Interestingly selective ETA blockade increased cutaneous
Interestingly, selective ETA blockade increased cutaneous blood flow as measured by laser Doppler fluxmetry. This is a measure of total blood flow in the different vessels in the skin including venules, fura 2 am as well as arterioles. This finding is in accordance with the previous demonstration that selective ETA inhibition improves nutritive cutaneous capillary flow in patients with type 2 diabetes and albuminuria (Settergren et al., 2008b). Although not significant, there was a trend towards increased laser Doppler flow also with dual receptor blockade and clinical studies have shown increased skin perfusion in patients with systemic sclerosis treated with the dual receptor antagonist bosentan (Rosato et al., 2010). The present study in addition demonstrates that dual receptor blockade significantly increased tcpO2 suggesting improved skin oxygenation. A similar trend is seen with selective ETA blockade although not significant. Further studies are warranted to evaluate the efficacy of ET receptor blockade on skin microvascular function in patients with type 2 diabetes and cutaneous microvascular complications.
There are some limitations related to the study. First, the number of study subjects is arguably small but there is no indication that the results would have been any different with a larger study group. The effect of dual receptor blockade on endothelium-dependent vasodilatation was of the magnitude estimated the power estimation. Second, the method chosen for the primary endpoint measures changes in endothelial function as a reaction to the infused substances and therefore reflect short time changes in the vascular bed. There is a possibility that longer time treatment with oral substances might elicit changes different from those obtained in the present study. In support of our data is the observation that 4week oral administration of the dual antagonist bosentan improves peripheral endothelial function in patients with type 2 diabetes (Rafnsson et al., 2012). Third, the secondary endpoint of change in blood flow of the skin measured by laser Doppler is dependent on probe placement on different study occasions. Although care was taken to ensure correct placement this is a limitation in the study design.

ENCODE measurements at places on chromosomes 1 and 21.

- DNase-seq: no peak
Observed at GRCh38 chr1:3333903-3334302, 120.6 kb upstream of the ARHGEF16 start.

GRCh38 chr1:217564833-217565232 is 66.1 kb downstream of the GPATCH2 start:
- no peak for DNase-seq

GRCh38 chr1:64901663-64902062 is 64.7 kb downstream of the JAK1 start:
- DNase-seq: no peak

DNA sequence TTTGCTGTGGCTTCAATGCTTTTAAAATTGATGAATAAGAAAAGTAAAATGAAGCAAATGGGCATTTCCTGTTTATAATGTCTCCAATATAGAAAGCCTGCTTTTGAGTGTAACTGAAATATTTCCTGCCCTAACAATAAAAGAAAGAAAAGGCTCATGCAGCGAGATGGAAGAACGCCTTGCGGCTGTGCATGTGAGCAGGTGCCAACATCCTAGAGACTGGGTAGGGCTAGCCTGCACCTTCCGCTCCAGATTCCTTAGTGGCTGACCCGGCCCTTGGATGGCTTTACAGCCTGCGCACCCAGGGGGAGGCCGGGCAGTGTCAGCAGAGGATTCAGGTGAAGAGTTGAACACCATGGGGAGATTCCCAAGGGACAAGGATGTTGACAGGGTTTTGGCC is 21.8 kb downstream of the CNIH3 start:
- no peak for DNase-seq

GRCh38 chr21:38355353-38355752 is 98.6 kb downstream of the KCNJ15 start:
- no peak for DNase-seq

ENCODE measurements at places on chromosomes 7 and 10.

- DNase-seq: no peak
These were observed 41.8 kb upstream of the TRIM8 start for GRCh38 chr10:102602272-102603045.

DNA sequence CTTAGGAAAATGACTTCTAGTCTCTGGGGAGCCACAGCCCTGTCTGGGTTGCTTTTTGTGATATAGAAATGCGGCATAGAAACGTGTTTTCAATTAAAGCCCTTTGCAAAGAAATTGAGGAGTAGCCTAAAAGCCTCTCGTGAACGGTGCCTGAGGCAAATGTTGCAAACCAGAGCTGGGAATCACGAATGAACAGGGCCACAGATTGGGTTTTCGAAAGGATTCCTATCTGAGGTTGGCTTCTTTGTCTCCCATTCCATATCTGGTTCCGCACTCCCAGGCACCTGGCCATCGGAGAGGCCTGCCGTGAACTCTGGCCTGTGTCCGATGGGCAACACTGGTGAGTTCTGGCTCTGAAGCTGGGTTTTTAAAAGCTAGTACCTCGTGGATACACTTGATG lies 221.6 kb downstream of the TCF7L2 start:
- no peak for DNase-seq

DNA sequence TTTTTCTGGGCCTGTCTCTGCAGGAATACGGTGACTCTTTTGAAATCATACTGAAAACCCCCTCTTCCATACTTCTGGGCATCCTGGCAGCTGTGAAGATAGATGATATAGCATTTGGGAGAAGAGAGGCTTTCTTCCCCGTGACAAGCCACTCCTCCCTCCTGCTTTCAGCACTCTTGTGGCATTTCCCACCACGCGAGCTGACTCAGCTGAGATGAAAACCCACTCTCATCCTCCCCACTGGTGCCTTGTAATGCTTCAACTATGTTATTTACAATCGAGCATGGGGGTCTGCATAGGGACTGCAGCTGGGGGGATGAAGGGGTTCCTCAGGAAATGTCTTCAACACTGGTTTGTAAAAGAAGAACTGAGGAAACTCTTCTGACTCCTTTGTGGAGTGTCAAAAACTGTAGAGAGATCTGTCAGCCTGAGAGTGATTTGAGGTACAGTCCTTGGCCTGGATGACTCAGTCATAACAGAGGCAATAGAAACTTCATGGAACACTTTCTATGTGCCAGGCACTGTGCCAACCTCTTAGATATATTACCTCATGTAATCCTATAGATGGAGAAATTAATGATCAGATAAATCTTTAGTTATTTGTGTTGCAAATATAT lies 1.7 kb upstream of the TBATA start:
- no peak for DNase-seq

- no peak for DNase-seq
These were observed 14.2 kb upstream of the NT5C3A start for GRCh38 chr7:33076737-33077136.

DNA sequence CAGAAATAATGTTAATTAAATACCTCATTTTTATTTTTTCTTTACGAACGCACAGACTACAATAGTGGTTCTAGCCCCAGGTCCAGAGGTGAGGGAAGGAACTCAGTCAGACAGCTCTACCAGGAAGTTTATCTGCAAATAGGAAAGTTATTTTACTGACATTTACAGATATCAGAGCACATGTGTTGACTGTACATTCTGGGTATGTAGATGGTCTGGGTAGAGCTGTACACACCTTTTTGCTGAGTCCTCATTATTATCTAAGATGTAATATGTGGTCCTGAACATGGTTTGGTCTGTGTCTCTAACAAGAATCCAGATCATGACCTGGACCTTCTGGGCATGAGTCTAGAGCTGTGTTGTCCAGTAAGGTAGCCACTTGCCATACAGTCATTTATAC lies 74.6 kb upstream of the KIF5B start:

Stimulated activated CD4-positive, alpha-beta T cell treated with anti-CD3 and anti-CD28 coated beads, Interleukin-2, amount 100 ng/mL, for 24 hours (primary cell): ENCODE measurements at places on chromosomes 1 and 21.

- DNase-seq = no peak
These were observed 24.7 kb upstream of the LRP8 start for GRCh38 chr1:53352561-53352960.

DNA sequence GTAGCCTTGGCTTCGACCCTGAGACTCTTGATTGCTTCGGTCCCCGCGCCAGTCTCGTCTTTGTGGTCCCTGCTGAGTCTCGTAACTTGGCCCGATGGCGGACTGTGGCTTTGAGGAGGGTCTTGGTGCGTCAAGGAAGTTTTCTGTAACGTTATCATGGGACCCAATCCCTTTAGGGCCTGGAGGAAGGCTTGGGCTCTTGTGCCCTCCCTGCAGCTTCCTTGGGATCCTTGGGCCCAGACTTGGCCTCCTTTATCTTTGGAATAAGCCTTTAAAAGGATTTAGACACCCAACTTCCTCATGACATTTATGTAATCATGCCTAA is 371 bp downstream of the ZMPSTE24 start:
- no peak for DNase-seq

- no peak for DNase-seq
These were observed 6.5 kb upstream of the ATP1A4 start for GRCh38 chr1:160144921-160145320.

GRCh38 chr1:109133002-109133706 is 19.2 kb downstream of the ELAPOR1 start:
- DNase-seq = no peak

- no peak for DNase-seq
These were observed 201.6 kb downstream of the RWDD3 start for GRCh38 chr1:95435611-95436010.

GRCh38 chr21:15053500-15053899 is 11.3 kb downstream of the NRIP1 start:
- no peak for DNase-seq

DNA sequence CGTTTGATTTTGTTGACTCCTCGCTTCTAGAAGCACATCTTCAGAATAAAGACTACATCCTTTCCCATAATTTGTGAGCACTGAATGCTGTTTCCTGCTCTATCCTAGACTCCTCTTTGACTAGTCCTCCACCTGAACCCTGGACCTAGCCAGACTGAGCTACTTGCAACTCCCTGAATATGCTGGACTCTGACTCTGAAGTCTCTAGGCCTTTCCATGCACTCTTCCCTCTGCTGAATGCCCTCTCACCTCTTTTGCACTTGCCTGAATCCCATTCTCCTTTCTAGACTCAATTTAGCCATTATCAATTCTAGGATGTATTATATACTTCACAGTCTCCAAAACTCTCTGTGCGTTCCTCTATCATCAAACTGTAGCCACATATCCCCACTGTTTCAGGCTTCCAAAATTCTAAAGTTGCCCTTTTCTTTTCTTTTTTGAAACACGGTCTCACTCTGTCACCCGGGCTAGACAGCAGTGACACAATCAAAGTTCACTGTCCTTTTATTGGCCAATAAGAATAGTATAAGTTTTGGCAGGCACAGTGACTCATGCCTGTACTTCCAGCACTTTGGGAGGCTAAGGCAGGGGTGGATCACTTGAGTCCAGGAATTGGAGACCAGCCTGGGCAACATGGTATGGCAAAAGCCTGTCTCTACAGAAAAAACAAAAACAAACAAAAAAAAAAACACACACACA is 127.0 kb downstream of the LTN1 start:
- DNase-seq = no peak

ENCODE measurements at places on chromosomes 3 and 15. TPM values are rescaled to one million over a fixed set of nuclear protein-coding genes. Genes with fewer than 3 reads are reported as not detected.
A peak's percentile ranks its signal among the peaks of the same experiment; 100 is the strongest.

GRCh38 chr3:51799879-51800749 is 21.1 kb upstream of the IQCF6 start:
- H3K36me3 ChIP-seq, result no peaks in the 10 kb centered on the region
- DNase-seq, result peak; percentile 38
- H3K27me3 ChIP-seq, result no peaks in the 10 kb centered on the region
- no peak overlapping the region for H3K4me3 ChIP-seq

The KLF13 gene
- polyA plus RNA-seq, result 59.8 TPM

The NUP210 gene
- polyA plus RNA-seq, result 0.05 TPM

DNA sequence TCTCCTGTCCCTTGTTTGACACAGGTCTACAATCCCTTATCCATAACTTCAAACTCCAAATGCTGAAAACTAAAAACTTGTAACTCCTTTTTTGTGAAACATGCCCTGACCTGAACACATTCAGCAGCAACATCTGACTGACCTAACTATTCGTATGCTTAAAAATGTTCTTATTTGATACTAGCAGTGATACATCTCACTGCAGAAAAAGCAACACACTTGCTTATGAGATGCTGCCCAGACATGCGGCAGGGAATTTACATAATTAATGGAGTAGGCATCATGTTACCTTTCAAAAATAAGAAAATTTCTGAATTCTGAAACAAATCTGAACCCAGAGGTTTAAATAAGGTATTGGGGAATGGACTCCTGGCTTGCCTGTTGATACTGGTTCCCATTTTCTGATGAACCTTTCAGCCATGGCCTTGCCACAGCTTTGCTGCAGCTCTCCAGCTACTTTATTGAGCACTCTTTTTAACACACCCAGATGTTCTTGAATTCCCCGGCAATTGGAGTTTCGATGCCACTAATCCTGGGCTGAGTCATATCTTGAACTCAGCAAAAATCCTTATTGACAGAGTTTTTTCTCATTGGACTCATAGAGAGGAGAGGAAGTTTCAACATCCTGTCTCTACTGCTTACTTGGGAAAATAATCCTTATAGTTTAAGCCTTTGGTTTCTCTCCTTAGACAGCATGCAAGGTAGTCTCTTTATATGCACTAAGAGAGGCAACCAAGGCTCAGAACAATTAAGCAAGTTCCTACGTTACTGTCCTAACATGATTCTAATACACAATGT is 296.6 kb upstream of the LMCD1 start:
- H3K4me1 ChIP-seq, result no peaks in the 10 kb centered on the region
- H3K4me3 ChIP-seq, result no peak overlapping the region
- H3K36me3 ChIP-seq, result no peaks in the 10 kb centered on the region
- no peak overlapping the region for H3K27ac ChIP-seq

Conclusion Both selective ETA and dual ETA/ETB receptor blockade increase endothelium-dependent vasodilatation in patients with type 2 diabetes and coronary artery disease. ETB blockade increases basal blood flow but does not additionally improve endothelium-dependent vasodilation beyond that induced by selective ETA blockade. Importantly, however, it does not attenuate the beneficial effect of ETA receptor blockade on endothelium-dependent vasodilatation in this patient group. This observation is of importance for future drug therapy aiming at improving vascular function in patients with type 2 diabetes.
Conflict of interest statement
Acknowledgements We would like to thank Ann Lindström and Marita Wallin (Karolinska Institute, Department of Medicine, Cardiology Unit) for their invaluable work and skillful technical assistance. The study was supported by grants from the Swedish Research Council (10857), the Swedish Heart and Lung Foundation (20130240), the Stockholm County Council (ALF) (20130045), Karolinska Institutet/Stockholm County Council Strategic Cardiovascular Programme, King Gustav V and Queen Victoria Foundation, and Novo Nordisk Foundation.
Introduction Endothelial cells in general perform their functions through the expression and release of various cardioactive factors such as endothelin-1 (ET-1), angiotensin II (Ang-II), nitric oxide (NO), prostanoids and neuropeptide Y (NPY) (Bkaily et al., 2012, Bkaily et al., 2014, Cines et al., 1998, Jacques et al., 2003a, Jacques et al., 2003b, Shah et al., 1996). Both vascular endothelial as well as endocardial endothelial cells have been reported to release these factors (Bkaily et al., 2012, Bkaily et al., 2014, Brutsaert, 2003, Jacques et al., 2003a, Jacques et al., 2003b, Kuruvilla and Kartha, 2003). Complex interactions have been reported to exist between ET-1 and the other regulators of cardiovascular function, in particular NO and Ang II (Brunner et al., 2006).